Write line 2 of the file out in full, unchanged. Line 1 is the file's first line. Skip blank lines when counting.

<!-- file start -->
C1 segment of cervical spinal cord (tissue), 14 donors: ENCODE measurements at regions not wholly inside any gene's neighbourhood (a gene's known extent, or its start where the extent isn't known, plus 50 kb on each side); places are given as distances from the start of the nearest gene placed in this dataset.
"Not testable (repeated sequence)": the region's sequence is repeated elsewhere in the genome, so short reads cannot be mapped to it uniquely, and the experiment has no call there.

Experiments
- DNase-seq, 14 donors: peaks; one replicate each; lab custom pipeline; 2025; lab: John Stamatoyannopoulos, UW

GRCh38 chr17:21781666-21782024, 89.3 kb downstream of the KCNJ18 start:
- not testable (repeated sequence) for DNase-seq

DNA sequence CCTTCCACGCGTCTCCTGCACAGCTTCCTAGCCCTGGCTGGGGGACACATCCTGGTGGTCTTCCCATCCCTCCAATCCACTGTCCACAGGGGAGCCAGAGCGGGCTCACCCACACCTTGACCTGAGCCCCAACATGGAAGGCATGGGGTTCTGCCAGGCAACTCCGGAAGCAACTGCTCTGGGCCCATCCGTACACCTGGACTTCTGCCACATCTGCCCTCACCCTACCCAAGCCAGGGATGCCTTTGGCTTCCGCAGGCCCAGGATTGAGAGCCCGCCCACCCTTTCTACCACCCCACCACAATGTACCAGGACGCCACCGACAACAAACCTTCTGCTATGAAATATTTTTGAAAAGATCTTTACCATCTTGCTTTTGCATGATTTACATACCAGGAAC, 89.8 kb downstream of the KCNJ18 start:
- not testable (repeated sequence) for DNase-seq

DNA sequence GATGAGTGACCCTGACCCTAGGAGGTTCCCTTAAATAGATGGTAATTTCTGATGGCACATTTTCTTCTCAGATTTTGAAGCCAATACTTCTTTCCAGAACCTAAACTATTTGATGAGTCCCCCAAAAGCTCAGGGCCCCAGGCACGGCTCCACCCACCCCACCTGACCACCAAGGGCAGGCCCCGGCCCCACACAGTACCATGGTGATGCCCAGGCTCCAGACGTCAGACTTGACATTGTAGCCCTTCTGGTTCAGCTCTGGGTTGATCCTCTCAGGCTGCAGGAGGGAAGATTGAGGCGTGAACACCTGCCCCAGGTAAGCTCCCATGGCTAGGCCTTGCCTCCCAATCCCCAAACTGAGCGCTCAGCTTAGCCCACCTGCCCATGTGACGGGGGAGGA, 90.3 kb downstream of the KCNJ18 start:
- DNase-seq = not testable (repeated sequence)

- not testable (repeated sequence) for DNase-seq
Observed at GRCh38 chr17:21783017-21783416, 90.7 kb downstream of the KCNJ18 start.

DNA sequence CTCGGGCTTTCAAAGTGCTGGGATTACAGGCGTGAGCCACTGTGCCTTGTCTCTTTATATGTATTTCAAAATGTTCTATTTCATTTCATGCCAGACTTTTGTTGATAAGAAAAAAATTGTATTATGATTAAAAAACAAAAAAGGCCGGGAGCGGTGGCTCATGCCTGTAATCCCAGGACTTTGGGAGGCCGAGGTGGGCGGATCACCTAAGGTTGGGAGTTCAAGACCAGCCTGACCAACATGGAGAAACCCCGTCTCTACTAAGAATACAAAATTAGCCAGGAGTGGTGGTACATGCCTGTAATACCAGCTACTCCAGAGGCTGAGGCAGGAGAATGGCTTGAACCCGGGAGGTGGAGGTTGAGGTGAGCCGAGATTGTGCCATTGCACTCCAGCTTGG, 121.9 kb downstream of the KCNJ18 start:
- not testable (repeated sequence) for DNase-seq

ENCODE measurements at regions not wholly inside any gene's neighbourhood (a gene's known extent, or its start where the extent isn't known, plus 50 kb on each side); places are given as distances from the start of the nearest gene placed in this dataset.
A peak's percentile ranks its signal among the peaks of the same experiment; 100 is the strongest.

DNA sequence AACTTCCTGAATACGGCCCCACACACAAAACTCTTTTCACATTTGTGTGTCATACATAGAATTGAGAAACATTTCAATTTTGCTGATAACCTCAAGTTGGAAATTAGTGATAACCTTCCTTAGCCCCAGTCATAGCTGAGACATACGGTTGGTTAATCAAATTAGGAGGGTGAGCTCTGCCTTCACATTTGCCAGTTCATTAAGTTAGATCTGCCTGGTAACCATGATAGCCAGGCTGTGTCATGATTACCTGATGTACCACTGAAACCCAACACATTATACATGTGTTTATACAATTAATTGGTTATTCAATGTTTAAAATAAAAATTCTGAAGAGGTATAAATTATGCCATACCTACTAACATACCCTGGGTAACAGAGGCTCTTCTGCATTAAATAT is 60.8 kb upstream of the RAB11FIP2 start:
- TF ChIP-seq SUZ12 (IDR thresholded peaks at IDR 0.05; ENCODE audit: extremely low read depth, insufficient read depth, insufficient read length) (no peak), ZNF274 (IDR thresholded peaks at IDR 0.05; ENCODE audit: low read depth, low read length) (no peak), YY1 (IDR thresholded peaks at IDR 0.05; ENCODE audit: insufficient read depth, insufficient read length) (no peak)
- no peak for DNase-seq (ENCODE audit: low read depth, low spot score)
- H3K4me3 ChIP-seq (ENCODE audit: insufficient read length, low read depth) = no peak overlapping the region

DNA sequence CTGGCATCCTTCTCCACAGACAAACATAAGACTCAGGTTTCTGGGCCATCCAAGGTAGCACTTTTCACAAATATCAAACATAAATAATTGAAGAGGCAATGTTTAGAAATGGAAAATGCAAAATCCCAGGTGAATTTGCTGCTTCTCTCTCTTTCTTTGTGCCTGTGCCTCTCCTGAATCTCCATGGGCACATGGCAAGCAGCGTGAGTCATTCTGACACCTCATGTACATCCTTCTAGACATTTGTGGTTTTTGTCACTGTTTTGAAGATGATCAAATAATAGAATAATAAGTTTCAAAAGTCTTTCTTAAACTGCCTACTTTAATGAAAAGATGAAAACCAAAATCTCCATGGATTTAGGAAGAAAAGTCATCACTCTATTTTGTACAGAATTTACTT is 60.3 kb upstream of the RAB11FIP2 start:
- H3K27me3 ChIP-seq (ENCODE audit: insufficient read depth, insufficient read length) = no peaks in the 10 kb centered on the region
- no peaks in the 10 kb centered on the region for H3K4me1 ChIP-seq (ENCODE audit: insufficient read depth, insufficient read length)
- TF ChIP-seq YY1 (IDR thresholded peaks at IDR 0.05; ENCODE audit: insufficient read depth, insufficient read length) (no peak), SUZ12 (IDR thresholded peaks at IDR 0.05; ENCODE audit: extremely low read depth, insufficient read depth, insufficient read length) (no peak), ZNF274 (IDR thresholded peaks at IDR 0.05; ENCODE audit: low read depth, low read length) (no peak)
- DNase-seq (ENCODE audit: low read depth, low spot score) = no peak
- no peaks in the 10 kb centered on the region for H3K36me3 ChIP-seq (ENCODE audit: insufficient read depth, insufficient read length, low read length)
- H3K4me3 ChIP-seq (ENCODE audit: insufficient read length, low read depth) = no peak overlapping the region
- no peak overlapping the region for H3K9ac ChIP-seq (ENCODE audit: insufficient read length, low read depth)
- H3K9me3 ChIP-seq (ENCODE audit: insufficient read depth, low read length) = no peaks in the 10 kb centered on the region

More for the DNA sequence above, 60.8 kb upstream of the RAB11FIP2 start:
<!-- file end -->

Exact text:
"Not testable (repeated sequence)": the region's sequence is repeated elsewhere in the genome, so short reads cannot be mapped to it uniquely, and the experiment has no call there.